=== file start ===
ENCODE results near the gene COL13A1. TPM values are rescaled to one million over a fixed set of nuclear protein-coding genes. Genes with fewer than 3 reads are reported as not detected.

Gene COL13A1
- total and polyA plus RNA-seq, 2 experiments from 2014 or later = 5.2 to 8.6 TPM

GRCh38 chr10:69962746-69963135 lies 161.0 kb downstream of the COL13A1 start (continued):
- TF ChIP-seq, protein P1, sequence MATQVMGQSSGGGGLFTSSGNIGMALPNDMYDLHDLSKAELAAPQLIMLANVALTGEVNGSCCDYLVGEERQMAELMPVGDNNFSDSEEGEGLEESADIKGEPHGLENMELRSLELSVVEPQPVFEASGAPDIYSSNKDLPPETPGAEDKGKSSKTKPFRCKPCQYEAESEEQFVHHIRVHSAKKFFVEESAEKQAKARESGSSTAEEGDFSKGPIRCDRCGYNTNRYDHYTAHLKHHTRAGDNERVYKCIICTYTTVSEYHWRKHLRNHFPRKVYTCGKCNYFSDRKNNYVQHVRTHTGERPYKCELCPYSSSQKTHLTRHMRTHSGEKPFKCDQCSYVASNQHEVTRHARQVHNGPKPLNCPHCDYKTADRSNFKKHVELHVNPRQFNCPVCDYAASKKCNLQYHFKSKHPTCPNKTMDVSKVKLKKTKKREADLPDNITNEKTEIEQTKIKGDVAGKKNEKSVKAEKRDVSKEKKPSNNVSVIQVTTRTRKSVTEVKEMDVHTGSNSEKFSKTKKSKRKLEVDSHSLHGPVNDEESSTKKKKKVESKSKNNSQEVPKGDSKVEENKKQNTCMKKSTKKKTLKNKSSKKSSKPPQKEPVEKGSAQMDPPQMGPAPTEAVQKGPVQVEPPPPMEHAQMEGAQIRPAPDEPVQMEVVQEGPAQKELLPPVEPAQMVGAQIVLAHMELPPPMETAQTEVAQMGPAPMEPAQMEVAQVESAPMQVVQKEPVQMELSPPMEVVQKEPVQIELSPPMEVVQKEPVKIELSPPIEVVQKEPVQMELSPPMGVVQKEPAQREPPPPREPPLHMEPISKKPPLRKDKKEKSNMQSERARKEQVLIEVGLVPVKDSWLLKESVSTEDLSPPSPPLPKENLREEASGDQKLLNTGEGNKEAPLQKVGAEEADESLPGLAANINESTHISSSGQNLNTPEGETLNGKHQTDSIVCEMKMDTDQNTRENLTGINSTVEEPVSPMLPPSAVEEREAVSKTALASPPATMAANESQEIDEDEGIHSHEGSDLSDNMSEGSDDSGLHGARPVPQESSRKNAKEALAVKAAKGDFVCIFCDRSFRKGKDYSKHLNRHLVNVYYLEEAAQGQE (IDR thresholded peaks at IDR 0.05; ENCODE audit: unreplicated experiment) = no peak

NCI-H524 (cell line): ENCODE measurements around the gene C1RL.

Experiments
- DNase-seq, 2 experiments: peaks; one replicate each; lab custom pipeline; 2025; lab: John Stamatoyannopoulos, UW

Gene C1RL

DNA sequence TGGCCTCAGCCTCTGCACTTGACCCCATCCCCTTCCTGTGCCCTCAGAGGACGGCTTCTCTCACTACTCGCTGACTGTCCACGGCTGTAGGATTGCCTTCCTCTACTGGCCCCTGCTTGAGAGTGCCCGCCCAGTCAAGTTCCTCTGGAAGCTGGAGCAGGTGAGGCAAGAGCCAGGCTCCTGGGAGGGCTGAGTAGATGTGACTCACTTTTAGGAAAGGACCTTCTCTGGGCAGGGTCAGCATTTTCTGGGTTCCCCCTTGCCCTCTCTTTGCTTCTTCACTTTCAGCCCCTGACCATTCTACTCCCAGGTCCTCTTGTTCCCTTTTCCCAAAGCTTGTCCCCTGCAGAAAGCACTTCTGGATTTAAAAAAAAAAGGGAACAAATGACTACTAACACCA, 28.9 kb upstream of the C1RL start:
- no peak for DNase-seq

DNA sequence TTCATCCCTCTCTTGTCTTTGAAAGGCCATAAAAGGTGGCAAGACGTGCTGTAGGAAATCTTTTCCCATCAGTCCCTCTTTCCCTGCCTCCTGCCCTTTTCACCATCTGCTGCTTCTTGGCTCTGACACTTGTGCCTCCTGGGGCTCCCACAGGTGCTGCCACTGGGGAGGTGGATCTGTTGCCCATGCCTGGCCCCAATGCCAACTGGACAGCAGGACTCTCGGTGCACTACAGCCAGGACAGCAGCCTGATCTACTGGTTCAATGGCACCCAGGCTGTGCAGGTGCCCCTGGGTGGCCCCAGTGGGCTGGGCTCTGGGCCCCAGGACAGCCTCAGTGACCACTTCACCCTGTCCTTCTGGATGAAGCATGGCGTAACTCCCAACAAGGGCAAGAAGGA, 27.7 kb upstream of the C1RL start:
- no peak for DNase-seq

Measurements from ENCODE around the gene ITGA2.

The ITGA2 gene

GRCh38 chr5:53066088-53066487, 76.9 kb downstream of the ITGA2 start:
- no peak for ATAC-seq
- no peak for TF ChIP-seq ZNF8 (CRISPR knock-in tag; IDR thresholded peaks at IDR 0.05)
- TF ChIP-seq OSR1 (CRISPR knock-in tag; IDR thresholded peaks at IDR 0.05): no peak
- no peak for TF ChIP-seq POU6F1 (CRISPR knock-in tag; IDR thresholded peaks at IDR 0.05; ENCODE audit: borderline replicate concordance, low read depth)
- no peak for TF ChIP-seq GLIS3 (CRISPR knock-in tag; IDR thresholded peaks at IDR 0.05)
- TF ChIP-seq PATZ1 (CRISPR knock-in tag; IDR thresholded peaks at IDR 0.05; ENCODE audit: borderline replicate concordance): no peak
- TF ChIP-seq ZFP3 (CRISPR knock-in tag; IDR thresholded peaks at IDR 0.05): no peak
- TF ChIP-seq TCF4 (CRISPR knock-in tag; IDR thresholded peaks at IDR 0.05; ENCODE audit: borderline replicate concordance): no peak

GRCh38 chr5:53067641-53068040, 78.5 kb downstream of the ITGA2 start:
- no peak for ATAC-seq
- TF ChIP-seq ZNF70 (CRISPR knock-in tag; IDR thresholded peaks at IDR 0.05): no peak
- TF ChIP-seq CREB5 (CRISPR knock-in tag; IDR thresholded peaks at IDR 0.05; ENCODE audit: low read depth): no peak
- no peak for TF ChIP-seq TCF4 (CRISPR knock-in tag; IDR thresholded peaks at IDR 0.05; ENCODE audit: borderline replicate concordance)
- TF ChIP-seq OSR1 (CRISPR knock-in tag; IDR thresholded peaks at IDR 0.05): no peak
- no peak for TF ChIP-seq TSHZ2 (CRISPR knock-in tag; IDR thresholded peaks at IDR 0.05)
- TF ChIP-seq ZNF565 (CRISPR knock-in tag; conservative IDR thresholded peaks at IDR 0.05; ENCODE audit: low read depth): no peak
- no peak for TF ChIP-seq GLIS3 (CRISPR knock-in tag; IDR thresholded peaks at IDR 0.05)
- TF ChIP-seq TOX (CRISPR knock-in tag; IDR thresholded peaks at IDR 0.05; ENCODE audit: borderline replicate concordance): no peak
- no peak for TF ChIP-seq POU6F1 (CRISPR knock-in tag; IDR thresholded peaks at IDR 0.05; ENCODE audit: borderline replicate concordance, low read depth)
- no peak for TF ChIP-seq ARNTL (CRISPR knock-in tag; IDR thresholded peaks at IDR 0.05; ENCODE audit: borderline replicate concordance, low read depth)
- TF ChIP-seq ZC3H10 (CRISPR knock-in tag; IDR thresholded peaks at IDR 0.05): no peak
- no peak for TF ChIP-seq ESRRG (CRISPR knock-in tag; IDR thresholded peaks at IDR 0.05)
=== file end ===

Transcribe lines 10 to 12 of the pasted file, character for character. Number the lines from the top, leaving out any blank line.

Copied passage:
DNA sequence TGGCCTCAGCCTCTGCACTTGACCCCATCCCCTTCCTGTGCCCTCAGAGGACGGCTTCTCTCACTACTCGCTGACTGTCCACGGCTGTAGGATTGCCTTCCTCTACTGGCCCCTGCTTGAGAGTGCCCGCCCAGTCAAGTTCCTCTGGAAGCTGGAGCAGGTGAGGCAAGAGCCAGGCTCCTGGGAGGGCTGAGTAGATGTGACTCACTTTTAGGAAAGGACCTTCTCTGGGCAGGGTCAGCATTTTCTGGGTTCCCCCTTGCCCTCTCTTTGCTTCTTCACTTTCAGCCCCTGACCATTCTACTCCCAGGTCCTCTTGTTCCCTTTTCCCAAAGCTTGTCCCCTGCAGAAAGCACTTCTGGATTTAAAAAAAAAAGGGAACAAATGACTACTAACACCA, 28.9 kb upstream of the C1RL start:
- no peak for DNase-seq

DNA sequence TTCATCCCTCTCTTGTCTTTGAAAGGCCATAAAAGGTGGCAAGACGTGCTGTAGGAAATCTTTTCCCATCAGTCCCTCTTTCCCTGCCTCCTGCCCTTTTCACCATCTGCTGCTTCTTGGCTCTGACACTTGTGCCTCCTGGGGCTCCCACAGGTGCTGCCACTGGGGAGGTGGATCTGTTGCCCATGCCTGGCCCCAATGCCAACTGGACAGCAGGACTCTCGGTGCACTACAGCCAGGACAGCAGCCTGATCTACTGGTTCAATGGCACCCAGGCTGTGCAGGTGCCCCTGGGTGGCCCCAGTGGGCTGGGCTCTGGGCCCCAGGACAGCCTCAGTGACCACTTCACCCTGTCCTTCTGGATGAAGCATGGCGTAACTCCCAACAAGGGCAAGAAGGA, 27.7 kb upstream of the C1RL start: